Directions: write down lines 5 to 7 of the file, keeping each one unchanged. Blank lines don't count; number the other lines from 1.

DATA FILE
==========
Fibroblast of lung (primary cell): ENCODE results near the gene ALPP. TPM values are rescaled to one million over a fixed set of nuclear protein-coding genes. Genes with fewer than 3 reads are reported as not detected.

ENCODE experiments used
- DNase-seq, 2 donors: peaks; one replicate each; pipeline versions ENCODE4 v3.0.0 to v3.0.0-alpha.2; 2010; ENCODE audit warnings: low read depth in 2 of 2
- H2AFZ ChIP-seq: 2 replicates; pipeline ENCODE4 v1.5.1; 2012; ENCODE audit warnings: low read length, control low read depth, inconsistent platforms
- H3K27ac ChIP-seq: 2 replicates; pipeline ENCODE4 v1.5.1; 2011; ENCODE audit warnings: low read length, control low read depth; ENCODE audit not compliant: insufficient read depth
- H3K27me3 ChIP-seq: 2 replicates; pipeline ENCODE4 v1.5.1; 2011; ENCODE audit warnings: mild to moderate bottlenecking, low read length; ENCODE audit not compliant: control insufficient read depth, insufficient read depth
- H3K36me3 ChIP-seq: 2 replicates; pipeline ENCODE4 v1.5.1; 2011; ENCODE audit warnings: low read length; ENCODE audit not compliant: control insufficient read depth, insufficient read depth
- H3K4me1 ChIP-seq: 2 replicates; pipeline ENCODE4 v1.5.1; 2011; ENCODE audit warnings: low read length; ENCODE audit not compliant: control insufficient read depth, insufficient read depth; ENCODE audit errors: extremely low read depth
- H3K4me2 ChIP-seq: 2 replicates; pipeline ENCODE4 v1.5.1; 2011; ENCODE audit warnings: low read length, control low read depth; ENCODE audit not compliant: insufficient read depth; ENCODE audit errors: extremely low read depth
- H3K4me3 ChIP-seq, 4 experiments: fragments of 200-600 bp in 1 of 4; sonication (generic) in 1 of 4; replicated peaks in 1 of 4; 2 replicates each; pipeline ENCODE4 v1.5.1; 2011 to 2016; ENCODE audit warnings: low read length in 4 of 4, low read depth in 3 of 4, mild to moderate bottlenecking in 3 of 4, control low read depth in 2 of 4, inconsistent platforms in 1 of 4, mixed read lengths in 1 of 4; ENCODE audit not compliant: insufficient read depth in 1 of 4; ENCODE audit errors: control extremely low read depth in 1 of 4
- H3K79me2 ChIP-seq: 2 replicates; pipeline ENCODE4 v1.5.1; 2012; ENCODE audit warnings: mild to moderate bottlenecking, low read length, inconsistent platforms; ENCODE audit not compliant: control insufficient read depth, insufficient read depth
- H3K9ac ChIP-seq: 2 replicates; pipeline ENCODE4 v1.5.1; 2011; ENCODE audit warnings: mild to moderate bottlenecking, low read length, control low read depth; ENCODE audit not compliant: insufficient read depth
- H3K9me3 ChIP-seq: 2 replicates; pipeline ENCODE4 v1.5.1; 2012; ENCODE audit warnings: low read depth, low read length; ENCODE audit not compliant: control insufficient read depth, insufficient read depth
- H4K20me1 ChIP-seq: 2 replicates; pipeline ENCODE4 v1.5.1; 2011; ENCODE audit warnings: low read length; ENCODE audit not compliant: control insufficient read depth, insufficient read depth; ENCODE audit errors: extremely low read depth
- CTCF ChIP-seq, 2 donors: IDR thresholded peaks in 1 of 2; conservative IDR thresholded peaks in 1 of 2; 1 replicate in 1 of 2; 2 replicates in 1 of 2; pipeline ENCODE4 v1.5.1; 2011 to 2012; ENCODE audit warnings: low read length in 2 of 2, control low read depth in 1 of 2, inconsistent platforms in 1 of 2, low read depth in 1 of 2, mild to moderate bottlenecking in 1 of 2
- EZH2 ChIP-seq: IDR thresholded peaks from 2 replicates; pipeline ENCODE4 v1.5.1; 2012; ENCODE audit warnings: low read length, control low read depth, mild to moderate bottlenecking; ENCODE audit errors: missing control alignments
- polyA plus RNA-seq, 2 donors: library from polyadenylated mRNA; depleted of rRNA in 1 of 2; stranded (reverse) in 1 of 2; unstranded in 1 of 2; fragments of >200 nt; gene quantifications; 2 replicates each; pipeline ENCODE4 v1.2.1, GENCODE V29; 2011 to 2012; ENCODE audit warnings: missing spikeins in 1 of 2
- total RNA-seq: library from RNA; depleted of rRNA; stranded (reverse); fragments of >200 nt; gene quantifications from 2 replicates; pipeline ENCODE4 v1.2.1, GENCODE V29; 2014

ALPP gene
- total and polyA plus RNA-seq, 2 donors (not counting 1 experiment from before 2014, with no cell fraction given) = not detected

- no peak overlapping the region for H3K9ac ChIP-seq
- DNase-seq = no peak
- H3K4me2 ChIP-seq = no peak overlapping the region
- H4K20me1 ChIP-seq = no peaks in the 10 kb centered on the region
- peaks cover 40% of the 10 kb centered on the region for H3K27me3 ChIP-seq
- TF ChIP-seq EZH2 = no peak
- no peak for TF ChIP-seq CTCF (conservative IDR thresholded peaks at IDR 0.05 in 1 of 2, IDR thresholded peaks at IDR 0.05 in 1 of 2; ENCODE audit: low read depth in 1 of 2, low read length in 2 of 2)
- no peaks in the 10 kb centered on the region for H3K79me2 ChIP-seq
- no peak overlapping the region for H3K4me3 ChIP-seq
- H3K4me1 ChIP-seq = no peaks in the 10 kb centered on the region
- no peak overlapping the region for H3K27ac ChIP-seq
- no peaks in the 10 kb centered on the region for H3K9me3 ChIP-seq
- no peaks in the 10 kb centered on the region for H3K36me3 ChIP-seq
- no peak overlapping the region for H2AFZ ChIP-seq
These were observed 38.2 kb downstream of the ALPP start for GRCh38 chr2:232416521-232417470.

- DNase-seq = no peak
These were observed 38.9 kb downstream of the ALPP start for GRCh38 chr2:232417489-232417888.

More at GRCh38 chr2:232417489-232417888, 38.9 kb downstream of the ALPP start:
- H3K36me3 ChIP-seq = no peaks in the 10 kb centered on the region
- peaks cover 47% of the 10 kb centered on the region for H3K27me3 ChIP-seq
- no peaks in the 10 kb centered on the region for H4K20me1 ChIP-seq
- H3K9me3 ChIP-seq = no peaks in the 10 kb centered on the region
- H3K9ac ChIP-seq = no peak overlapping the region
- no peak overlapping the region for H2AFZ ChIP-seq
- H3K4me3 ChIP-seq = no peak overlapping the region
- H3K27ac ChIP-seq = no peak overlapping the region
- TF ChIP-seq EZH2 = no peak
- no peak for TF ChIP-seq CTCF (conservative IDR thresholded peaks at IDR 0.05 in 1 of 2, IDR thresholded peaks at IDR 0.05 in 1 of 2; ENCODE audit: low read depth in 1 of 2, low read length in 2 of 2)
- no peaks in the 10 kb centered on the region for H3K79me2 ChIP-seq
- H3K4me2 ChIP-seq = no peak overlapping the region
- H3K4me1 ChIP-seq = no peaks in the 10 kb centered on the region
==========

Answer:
- H3K27ac ChIP-seq: 2 replicates; pipeline ENCODE4 v1.5.1; 2011; ENCODE audit warnings: low read length, control low read depth; ENCODE audit not compliant: insufficient read depth
- H3K27me3 ChIP-seq: 2 replicates; pipeline ENCODE4 v1.5.1; 2011; ENCODE audit warnings: mild to moderate bottlenecking, low read length; ENCODE audit not compliant: control insufficient read depth, insufficient read depth
- H3K36me3 ChIP-seq: 2 replicates; pipeline ENCODE4 v1.5.1; 2011; ENCODE audit warnings: low read length; ENCODE audit not compliant: control insufficient read depth, insufficient read depth